1. Bobo Gesink crashing out of the Tour, again. This year he fractured vertebrae and ended his season (and resulted, apparently, in him wearing a corset for a while). His best finish in a GT was waaay back in the 2010 Tour (4th, after a couple of retrospective adjustments), since when he’s been plagued with injuries and other problems. It remains to be seen whether he’ll come back to his best but the odds must be against him.

2. There weren’t many who thought Steven Kruijswijk would return to the Giro in 2017 and complete the victory that he was a snow-bank away from picking up in 2016, but 8th place even before the stomach troubles began was a disappointment. After a promising build-up, he only managed 9th in the Vuelta, which was worse than expected.

Not even in focus.
Tim de Waele/Getty Images

3. Basically the entire classics campaign. This team aren’t set up for glory in these races, but a Dutch team need to do better than 11th (with Lobato, of all riders) in Amstel, and need to do better than 33rd (van Emden) and 58th (Tankink) at Paris-Roubaix and Flanders. Other than Boom, if you must, it is hard to see where success is coming from in these races, either.

Comings and goings for 2018

Ins: Pascal Eenkhoorn (BMC Development Team), Sep Kuss (Rally Cycling), Neilson Powless (Axeon Hagens Berman), Danny Van Poppel (Team Sky)

Outs: Victor Campenaerts (Lotto-Soudal), Steven Lammertink (Vital Concept)

Renewals: Koen Bouwman, Tom Leezer, Bert-Jan Lindeman, Paul Martens, Primoz Roglic, Bram Tankink

The big victory here was agreeing a renewal with Roglic, but there’s an impressive youth movement here, too. Powless was a big signing and there was competition for him, but don’t overlook Eenkhoorn or Kuss, who bring big engines and serious potential to the squad. Danny van Poppel is still young and is another Dutch sprinter who can pick up some races Groenewegen misses. He might manage some results on the cobbles, too. This is definitely a stronger squad, but they are gearing up for the future more than for 2018.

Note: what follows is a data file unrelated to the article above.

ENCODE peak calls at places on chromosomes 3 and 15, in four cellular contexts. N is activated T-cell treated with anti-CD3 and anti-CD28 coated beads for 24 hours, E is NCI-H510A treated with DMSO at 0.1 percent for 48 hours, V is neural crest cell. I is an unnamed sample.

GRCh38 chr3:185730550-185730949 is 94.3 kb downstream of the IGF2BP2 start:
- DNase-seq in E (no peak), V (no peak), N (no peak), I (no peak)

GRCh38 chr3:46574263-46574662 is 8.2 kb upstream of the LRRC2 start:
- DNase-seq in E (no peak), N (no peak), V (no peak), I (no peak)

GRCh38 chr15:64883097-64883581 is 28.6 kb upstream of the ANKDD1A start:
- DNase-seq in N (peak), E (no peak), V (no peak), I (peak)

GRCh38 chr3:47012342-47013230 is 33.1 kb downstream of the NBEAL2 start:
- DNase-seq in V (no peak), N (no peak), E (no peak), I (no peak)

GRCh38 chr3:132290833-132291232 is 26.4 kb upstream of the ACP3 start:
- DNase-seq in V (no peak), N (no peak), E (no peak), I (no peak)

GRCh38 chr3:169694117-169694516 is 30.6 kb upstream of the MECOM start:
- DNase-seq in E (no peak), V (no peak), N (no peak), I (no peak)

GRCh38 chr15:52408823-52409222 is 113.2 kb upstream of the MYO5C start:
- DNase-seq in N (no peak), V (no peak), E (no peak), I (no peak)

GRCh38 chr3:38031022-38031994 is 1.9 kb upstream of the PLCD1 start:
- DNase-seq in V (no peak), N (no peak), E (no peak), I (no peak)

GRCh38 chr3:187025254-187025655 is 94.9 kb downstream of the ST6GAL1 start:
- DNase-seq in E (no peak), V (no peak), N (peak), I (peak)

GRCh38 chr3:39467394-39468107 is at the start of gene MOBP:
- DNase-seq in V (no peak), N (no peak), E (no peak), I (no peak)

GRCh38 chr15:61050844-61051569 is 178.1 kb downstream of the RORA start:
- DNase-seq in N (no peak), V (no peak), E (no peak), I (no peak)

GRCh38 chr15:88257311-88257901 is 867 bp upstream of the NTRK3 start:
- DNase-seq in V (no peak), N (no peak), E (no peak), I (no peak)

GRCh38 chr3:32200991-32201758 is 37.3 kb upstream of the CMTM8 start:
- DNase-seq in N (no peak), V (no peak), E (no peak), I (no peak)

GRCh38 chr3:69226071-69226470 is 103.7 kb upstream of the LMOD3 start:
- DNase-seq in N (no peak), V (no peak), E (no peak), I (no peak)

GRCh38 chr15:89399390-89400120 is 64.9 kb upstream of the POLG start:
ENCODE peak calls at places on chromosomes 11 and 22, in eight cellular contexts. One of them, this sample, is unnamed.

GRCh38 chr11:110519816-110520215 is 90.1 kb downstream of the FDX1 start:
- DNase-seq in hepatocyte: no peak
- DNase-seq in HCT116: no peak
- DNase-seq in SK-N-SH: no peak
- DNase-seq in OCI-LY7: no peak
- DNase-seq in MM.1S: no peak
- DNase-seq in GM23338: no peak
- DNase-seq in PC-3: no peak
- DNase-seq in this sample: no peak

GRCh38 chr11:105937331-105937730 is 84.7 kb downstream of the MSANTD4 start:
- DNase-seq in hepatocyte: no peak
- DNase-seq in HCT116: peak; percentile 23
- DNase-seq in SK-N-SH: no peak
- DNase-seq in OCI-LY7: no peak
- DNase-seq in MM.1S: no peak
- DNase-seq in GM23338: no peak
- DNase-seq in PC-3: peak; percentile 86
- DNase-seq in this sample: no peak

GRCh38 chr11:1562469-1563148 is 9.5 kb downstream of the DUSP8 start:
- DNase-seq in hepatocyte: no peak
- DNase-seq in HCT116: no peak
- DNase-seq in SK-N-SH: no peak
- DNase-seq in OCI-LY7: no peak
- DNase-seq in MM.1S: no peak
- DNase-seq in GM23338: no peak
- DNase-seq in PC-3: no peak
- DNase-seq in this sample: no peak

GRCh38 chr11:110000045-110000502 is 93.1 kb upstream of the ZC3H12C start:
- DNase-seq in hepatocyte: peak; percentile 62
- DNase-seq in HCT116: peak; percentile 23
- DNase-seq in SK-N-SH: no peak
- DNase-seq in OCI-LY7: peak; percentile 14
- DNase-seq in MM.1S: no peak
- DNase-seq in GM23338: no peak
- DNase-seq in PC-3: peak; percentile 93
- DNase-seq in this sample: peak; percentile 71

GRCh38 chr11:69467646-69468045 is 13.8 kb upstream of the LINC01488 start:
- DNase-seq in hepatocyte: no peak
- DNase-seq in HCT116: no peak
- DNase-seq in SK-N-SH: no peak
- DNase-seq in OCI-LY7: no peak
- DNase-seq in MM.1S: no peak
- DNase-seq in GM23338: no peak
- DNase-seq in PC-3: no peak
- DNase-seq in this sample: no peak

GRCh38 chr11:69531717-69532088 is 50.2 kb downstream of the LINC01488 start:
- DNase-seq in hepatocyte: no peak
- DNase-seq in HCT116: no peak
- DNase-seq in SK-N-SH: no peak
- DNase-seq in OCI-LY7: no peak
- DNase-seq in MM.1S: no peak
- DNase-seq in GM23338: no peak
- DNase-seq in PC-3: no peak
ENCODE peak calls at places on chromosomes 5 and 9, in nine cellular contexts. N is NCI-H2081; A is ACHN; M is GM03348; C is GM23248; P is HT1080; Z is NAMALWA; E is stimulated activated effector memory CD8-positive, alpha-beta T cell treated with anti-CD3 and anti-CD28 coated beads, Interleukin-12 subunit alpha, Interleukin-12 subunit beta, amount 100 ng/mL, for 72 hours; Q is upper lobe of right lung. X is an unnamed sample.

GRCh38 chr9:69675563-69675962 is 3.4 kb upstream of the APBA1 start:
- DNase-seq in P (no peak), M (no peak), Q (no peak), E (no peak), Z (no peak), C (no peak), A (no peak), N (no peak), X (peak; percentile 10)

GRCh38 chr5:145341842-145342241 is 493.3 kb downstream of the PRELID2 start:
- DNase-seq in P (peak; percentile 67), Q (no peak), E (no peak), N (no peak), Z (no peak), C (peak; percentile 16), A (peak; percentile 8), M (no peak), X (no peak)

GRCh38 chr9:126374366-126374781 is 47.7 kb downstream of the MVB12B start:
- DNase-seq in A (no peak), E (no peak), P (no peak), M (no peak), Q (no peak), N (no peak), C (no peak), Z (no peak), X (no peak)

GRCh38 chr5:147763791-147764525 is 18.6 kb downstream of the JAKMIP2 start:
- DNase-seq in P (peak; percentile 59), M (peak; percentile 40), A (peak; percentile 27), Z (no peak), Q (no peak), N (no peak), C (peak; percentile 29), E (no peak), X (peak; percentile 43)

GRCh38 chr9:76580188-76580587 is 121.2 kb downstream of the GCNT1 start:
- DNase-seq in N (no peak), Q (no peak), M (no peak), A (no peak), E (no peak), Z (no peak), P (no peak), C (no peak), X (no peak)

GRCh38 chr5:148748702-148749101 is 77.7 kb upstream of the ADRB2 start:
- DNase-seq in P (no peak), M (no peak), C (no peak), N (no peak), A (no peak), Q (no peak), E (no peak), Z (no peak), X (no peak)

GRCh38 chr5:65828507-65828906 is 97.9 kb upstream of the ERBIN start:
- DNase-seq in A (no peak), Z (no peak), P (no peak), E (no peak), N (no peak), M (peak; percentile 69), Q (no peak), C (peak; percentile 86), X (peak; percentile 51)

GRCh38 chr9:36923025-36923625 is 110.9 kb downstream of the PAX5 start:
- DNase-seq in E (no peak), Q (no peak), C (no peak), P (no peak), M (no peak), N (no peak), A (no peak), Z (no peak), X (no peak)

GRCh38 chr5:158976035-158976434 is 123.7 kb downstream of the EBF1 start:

Most intriguing rider

With all due respect to Roglic, a lot of us will have our eyes on Powless, who is the next next big thing from the USA. He only joined Lotto-NL Jumbo when the Vaughters train jumped off the rails temporarily, but is clearly someone they will look to hold onto and to build around. His results from 2016 speak for themselves, and if you can climb and time trial you’ll go far in cycling. You wouldn’t expect him to be thrown too far into the deep end in ’18 (he’s only recently turned 21) but he’ll be one to watch.

Colour me intrigued
KT/Getty Images

So, what happens next?

2018 probably looks a lot like 2017, but maybe a hair better. Groenewegen will be competitive in sprints, and will win his share (though not, perhaps, when the likes of Kittel and Sagan are firing on all cylinders), whilst van Poppel will be on hand for tougher sprints and easier classics, though the spring will be a tough time for these boys.

On the GC side, Kruijswijk is a top-ten contender at GTs but a podium seems unlikely, whilst Roglic is perhaps more of a week-long stage racer, but he is the one with the potential to join the elite. He might benefit from targeting the Giro given the increased TT kms, but that’d be a change of programme for both of their leaders. Youth will be given the chance to shine in every race they turn up for.